The fruit of my body for the sin of my soul?
He has showed you, O man, what is good.
And what does the LORD require of you?
To act justly and to love mercy
And to walk humbly with your God. (Micah 6:6-8)
There were other prophets who echoed the same theme also.
Then in the very next century along came Jesus Christ. Who is this man who claimed to be God? What were the major events in Jesus Christ’s life on Earth? Was Jesus Christ truly the Savior of the world? Those questions and many more like them have been bandied about ever since his arrival on the scene. I personally believe that he is the very best and highest knowledge we have of who God is and what God is like. Remember he said, "Anyone who has seen me has seen the Father." John 14:8-10 I believe his testimony.
He also said many times that the secret of eternal life was, "Love the Lord your God with all your heart and with all your soul and with all your strength and with all your mind; and, Love your neighbor as yourself."
Luke 10:26-28
In the only sermon that is recorded for us he said:
1Now when he saw the crowds, he went up on a mountainside and sat down. His disciples came to him, 2and he began to teach them saying:
3"Blessed are the poor in spirit,
for theirs is the kingdom of heaven.
4Blessed are those who mourn,
for they will be comforted.
5Blessed are the meek,
for they will inherit the earth.
6Blessed are those who hunger and thirst for righteousness,
for they will be filled.
7Blessed are the merciful,
for they will be shown mercy.
8Blessed are the pure in heart,
for they will see God.
9Blessed are the peacemakers,
for they will be called sons of God.
10Blessed are those who are persecuted because of righteousness,
for theirs is the kingdom of heaven.
11"Blessed are you when people insult you, persecute you and falsely say all kinds of evil against you because of me. 12Rejoice and be glad, because great is your reward in heaven, for in the same way they persecuted the prophets who were before you.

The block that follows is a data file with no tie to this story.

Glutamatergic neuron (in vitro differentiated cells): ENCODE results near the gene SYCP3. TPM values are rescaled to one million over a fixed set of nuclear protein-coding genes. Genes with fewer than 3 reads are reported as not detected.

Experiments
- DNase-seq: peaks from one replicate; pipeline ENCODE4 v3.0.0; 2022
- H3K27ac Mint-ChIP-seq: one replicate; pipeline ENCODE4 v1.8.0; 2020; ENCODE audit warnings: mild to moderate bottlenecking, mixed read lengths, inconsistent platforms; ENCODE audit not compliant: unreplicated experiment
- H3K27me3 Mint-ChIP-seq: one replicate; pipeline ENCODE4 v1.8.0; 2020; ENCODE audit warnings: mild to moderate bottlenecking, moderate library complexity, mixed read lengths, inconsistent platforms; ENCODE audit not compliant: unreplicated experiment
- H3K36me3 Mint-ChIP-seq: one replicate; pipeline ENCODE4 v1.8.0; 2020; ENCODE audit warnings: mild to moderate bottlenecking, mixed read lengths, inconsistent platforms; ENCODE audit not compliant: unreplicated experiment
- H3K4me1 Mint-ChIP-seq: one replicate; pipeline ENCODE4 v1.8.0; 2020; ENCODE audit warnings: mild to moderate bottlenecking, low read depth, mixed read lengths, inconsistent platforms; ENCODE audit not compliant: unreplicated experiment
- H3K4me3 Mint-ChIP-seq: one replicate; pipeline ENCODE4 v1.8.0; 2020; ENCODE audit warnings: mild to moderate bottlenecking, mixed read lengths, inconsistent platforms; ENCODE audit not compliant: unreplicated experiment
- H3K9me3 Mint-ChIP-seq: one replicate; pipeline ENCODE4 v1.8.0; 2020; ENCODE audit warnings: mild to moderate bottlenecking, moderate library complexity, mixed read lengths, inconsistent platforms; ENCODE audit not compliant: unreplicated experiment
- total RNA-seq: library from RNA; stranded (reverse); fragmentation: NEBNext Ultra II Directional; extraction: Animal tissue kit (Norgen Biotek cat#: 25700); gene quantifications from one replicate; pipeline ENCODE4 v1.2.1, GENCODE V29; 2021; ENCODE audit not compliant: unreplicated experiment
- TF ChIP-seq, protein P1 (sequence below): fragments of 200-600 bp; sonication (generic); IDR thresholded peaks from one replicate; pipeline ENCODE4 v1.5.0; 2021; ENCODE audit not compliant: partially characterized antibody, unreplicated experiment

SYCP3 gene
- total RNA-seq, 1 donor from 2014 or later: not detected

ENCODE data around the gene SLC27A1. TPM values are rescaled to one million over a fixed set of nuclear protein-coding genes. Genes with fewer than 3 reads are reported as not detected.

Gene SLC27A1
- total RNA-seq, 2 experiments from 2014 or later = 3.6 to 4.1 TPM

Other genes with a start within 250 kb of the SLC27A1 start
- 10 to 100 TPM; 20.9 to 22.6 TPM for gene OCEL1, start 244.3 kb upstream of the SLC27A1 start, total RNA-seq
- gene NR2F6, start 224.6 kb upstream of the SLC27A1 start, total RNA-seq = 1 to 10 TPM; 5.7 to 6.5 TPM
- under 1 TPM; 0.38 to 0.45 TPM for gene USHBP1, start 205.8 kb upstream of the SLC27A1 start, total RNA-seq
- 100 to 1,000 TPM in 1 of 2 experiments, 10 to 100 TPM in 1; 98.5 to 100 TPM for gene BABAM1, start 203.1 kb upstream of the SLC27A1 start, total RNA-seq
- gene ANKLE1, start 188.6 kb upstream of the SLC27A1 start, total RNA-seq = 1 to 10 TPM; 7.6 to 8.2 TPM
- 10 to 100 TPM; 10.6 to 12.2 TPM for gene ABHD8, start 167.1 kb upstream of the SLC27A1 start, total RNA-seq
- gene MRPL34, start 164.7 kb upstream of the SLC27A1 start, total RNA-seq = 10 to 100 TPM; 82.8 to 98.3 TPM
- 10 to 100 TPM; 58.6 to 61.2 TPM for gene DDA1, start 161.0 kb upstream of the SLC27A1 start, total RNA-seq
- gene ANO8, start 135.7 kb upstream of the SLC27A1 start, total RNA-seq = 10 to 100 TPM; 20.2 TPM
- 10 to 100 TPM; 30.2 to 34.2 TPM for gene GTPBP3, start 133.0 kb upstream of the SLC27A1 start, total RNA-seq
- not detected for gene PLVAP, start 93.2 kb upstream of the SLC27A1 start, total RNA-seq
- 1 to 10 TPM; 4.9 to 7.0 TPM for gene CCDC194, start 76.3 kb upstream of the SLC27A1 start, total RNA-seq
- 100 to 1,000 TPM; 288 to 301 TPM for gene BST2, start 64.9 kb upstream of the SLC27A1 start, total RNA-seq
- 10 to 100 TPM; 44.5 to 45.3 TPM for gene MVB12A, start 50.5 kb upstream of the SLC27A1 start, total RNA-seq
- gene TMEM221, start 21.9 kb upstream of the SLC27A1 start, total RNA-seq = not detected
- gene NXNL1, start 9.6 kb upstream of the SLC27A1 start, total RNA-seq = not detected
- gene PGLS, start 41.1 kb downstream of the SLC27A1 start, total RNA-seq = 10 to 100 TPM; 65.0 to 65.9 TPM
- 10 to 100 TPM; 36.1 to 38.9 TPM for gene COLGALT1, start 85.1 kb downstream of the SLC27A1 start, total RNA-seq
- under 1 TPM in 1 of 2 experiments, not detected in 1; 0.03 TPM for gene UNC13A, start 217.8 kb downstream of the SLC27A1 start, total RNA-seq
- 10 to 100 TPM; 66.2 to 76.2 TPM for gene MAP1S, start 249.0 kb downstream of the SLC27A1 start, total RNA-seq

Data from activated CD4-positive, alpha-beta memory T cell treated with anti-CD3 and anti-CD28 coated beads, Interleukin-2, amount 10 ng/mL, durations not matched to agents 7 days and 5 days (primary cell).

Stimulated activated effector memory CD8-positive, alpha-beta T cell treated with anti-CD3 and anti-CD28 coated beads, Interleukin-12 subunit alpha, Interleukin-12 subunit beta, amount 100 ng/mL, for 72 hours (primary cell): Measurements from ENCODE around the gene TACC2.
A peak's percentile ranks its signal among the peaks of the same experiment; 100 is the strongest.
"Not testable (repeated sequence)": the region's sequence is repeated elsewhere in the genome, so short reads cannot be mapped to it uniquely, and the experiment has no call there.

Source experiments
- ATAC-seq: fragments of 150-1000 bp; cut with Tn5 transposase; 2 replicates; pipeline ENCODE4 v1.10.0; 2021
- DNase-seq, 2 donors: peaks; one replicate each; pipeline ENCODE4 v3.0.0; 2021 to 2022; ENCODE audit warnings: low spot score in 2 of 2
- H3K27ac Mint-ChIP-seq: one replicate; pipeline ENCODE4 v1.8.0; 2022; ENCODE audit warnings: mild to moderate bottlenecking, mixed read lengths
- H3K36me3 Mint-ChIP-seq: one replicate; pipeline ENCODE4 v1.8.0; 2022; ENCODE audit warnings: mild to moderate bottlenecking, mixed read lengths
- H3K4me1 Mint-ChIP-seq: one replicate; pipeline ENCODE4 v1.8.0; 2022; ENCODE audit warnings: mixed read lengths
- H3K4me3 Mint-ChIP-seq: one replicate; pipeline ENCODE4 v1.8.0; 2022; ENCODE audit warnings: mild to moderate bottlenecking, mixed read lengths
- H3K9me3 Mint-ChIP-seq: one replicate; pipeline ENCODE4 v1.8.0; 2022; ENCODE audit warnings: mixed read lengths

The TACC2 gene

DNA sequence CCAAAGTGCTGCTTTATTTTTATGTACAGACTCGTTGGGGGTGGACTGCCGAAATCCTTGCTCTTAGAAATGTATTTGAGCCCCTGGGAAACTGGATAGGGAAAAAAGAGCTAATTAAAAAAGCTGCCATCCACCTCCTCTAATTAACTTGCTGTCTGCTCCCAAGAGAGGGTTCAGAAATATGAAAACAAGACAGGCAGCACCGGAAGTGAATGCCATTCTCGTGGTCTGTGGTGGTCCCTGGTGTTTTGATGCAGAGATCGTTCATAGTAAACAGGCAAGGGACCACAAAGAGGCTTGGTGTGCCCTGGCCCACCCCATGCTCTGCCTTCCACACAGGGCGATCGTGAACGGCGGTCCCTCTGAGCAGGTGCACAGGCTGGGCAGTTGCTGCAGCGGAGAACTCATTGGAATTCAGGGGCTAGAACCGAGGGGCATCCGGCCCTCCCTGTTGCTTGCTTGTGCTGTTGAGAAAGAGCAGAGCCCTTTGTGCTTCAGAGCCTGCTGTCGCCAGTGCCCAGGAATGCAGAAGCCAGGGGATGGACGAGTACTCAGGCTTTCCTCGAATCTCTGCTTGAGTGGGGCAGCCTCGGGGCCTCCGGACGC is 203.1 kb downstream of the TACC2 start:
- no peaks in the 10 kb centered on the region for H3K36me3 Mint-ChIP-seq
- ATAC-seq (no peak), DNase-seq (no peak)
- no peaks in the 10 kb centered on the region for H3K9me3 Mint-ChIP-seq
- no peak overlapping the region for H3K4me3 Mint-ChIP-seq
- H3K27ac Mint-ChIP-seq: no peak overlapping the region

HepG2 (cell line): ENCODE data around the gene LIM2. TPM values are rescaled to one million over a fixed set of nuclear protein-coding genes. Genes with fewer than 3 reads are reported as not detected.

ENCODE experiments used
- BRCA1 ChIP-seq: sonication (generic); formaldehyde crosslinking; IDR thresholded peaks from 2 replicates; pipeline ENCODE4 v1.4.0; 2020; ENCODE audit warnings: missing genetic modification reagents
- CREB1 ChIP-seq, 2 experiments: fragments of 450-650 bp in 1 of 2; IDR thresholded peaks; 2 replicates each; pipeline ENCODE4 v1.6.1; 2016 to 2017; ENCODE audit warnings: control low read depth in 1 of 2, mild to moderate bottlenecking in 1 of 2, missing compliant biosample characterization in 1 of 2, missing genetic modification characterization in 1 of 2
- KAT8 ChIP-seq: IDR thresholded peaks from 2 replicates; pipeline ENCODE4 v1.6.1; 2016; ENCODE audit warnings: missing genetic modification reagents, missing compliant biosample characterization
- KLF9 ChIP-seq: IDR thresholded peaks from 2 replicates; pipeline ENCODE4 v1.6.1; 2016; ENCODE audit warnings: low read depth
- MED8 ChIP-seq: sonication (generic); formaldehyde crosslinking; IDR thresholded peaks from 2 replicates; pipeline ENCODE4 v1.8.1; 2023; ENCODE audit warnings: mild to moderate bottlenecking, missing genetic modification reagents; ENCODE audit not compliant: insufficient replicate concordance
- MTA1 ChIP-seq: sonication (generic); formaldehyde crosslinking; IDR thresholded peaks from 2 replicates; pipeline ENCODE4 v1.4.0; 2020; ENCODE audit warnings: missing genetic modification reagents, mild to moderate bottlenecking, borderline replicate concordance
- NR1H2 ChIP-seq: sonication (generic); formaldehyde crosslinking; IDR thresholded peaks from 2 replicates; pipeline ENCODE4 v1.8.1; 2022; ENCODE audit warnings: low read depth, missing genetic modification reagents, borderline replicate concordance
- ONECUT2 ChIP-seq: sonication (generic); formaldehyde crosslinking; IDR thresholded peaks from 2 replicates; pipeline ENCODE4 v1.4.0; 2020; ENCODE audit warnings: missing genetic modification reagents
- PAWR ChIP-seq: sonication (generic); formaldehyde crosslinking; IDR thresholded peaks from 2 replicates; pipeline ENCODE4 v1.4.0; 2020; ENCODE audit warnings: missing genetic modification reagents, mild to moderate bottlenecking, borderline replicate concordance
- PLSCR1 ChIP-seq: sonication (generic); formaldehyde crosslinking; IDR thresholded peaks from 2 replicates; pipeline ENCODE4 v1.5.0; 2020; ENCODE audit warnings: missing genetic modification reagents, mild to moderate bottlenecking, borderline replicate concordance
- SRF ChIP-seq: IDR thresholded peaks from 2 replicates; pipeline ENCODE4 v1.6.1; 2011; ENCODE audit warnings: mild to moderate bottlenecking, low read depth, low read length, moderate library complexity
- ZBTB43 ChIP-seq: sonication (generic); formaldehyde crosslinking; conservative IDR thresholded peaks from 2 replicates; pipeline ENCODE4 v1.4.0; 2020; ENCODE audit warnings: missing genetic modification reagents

He concluded that sermon by saying:
43"You have heard that it was said, 'Love your neighbor and hate your enemy.' 44 But I tell you: Love your enemies] and pray for those who persecute you, 45 that you may be sons of your Father in heaven. He causes his sun to rise on the evil and the good, and sends rain on the righteous and the unrighteous. 46 If you love those who love you, what reward will you get? Are not even the tax collectors doing that? 47 And if you greet only your brothers, what are you doing more than others? Do not even pagans do that? 48 Be perfect, therefore, as your heavenly Father is perfect.
That sets a pretty high standard my friends!
Well, so now just where did all the strange beliefs of the Christian Church come from? Let me attempt to tell you! The Apostle Paul, bless his heart, can be blamed first of all. Remember he was a converted Jew, a Hebrew of the Hebrews. That was his claim to fame. And his purpose was to convert other Hebrews to his new found way of life. He was steeped in the old animal sacrifice theology so why wouldn't he transpose it over into Christian thought? And he did it, and sold it to his Christian brethren, lock, stock and barrel. And Jesus has been the atonement for sin ever since. Paul's gospel theme was Christ and Him crucified for the justification of sinners (1 Cor. 2:2; Gal. 1:4). Of course, the other apostles also bore witness to the salvation of sinners through Jesus, but Paul shows how the gospel is a revelation of the righteousness of God (Rom. 1:16, 17).
But let's not blame it all on Paul. The Church Council at Nicea comes in for their share of the blame. That Council of Nicaea was historically significant because it was the first effort to attain consensus in the church through an assembly representing all of Christendom. It was the first occasion for the development of technical Christology. Christology is that field of study within Christian theology which is concerned with the nature of Jesus the Christ, particularly with how the divine and human are related in his person. Christology is generally less concerned with the details of Jesus' life than with how the human and divine co-exist in one person. Another thing to remember is that the Church had reached a low ebb in it's corporate life and that Constantine in convoking and presiding over the council signaled a measure of imperial control over the church. But with the creation of the Nicene Creed, a precedent was established for subsequent general councils to create a statement of belief and canons which were intended to become guidelines for doctrinal orthodoxy and a source of unity for the whole of Christendom — a momentous event in the history of the Church and subsequent history of Europe.
I trust you see how this all fits together. It is my firm conviction that Jesus never intended, nor did he ever proclaim that he was the lamb of God. It was Paul who carried this idea forward and implemented by the Council at Nicea. Jesus message was so simple that even I can understand it, "Love God and my neighbor." With that he rested his case! And that is good enough for me. And you know what else, that message prohibits me from killing my neighbor, period. And he certainly illustrated who my neighbors are with his good Samaritan story.